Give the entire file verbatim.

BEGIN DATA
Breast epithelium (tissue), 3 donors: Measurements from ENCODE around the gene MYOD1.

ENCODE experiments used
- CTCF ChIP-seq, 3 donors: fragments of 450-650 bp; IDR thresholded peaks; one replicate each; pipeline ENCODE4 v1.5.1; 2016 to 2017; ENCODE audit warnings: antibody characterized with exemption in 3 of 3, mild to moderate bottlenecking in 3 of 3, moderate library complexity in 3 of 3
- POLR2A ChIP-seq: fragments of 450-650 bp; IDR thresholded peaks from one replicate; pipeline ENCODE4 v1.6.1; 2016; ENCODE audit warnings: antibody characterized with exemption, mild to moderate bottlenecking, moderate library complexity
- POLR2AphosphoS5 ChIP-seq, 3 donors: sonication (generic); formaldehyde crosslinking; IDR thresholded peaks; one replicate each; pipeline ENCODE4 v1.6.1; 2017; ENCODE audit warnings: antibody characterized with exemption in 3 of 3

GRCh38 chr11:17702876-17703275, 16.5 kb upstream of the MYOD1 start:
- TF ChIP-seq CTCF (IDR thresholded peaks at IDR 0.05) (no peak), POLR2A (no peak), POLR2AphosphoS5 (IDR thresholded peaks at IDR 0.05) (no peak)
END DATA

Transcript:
Breast epithelium (tissue), 3 donors: Measurements from ENCODE around the gene MYOD1.

ENCODE experiments used
- CTCF ChIP-seq, 3 donors: fragments of 450-650 bp; IDR thresholded peaks; one replicate each; pipeline ENCODE4 v1.5.1; 2016 to 2017; ENCODE audit warnings: antibody characterized with exemption in 3 of 3, mild to moderate bottlenecking in 3 of 3, moderate library complexity in 3 of 3
- POLR2A ChIP-seq: fragments of 450-650 bp; IDR thresholded peaks from one replicate; pipeline ENCODE4 v1.6.1; 2016; ENCODE audit warnings: antibody characterized with exemption, mild to moderate bottlenecking, moderate library complexity
- POLR2AphosphoS5 ChIP-seq, 3 donors: sonication (generic); formaldehyde crosslinking; IDR thresholded peaks; one replicate each; pipeline ENCODE4 v1.6.1; 2017; ENCODE audit warnings: antibody characterized with exemption in 3 of 3

GRCh38 chr11:17702876-17703275, 16.5 kb upstream of the MYOD1 start:
- TF ChIP-seq CTCF (IDR thresholded peaks at IDR 0.05) (no peak), POLR2A (no peak), POLR2AphosphoS5 (IDR thresholded peaks at IDR 0.05) (no peak)